(442z) Finite Element Simulations of Granular Compaction Part 1: Roller Compaction

Authors: 
Brown, M., The University of Tennessee at Chattanooga
Pruitt, M., The University of Tennessee at Chattanooga
Patel, S., The University of Tennessee at Chattanooga
Ennis, B. J., University of Tennessee at Chattanooga

Finite
Element Simulations of Granular Compaction

Part
1: Roller Compaction

Matthew Brown, Matthew Pruitt, Shikha Patel, Bryan J. Ennis*

Department of Chemical
Engineering, The University of Tennessee at
Chattanooga

*Corresponding author,
bryan-j-ennis@utc.edu

Roll pressing is a common dry
granulation technique used throughout a variety of processing industries,
ranging from production of battery cathode or catalysts powders to
pharmaceutical granulate which is later tableted.  Roll pressing has several advantages over
alternative granulation techniques.  In
particular, it is a dry, continuous process, capable of recycle.  Johanson developed
an early rolling theory of compaction based on a solution of the stress
equations of equilibrium by the method of characteristics [1].  In this work, we revisit Johanson's
theory and its underlying assumptions and boundary conditions. Finite element
methods (FEM) are applied to the roller compaction for a granular continuous
media using an Arbitrary Lagrangian-Eularian (ALE)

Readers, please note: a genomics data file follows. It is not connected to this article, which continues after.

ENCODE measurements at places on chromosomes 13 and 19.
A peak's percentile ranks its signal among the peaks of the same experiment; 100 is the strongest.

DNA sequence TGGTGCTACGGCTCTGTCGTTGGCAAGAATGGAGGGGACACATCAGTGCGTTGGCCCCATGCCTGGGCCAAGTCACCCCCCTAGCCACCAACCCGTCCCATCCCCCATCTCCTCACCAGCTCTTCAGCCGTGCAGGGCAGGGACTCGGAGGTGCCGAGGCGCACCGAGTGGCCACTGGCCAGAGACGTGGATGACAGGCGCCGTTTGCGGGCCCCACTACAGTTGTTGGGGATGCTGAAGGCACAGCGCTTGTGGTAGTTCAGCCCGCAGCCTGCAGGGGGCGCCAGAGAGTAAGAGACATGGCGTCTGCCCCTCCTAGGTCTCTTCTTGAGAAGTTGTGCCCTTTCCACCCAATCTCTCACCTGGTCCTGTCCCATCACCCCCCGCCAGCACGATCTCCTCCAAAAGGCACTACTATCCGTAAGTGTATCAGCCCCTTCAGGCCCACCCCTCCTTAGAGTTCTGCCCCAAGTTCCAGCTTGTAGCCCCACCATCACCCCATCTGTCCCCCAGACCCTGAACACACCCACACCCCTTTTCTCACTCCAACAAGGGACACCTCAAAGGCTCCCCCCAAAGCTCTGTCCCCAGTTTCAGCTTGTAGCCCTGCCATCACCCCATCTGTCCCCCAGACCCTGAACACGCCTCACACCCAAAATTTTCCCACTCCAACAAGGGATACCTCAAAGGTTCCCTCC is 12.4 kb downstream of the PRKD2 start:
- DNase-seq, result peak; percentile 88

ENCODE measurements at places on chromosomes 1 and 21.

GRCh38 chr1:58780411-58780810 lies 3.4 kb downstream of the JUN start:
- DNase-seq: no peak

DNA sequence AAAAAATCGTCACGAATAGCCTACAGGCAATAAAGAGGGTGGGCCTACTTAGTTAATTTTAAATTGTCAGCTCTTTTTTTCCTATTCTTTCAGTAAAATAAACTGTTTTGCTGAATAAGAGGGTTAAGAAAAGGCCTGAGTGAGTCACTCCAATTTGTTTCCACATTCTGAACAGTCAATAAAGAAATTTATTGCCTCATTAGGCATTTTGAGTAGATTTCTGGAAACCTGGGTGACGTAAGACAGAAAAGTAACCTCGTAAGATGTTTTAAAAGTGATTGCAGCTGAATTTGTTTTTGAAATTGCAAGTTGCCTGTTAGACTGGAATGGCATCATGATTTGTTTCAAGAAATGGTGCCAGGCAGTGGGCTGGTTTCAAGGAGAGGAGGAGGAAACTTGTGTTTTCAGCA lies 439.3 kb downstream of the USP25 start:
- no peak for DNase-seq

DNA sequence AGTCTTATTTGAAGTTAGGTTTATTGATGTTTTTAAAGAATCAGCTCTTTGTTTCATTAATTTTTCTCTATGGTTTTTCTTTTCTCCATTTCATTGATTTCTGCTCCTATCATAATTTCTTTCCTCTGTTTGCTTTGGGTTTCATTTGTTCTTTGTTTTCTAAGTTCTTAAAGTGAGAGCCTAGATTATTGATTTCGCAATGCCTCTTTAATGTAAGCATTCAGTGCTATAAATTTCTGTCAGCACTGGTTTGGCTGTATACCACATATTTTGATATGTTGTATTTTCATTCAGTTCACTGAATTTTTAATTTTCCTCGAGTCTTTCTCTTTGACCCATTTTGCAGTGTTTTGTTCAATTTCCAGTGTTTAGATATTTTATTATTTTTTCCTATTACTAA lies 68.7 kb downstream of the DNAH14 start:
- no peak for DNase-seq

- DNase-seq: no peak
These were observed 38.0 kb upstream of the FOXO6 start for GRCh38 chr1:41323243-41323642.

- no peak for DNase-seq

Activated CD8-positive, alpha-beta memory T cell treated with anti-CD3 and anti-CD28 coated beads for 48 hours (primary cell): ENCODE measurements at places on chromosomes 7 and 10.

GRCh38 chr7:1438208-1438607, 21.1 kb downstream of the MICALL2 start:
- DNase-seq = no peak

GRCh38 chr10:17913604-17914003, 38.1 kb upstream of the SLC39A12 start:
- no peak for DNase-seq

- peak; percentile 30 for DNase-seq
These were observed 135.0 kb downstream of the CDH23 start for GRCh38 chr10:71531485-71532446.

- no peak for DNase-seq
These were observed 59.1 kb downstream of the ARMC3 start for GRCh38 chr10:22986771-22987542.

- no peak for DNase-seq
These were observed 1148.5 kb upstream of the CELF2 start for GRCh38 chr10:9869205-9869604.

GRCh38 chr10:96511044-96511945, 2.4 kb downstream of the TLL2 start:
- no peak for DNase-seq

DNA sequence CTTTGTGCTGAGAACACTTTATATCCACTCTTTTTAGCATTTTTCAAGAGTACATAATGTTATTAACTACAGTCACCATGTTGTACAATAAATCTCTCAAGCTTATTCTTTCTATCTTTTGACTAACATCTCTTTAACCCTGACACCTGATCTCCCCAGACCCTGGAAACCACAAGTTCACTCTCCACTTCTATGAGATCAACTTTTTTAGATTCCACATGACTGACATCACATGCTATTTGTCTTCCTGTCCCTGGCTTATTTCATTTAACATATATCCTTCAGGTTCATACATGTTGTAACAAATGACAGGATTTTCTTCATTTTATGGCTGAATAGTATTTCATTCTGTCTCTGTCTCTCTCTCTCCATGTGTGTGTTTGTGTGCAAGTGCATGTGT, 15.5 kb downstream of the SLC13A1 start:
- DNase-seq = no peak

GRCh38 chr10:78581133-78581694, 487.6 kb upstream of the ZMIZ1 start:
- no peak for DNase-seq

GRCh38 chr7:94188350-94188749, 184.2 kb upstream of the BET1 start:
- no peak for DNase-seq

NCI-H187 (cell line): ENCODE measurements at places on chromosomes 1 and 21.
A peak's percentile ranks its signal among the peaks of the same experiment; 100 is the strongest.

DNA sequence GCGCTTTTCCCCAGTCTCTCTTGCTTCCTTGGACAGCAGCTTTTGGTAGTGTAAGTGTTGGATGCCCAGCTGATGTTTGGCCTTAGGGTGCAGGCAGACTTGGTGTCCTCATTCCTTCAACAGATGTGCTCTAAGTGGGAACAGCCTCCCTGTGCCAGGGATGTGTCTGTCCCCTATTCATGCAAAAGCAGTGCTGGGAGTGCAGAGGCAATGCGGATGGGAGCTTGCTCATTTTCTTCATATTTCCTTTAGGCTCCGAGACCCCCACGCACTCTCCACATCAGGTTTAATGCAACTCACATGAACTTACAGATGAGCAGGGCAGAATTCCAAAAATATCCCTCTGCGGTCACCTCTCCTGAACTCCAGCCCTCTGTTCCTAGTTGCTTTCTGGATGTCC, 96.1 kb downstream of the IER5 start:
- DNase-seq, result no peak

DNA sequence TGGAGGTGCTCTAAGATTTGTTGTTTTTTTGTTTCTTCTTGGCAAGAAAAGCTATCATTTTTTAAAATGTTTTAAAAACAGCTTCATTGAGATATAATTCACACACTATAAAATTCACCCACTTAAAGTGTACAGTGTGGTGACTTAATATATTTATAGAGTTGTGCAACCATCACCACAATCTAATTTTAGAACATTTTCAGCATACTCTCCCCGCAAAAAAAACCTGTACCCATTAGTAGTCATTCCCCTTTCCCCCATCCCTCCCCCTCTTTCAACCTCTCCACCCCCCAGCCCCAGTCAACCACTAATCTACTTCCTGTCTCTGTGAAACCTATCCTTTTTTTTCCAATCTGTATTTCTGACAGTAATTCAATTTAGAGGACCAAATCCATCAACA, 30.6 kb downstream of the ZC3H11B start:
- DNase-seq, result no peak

framework.

Experimental studies by Bindhumadhavan et al.
have validated the effects of powder material properties on nip angle and peak
pressure development as predicted by Johanson's
theory.  More extensive experimental and
FEM studies were later undertaken by Cunningham et al. [2] and Balicki [3]. 
However, these previous FEM studies of roll compaction have relied on the
ABAQUS Drucker Prager plastic material model alone.

This work extends these studies
to include additional material models (both plastic and geotechnical) utilizing
LS-DYNA. Such models incorporate readily determinable material properties
measurable by shear cell and compaction measurements.  The impact of material models properties,
wall friction, gap distance and roll speed are explored, as well as the
sensitivity of press performance to these paramaters.

[1] Johanson (1965), ASME, Journal of Applied Mechanics Series
E, 32(4), 842?848)

[2] John C. Cunningham
et al. (2010), Computers & Chemical Engineering, Vol. 34, pg. 1058?1071

[3] Marcin Balicki (2003), Ecole Des Mines D'Albi Carmaux, Numerical Methods for Predicting Roll Press Powder
Compaction Parameters.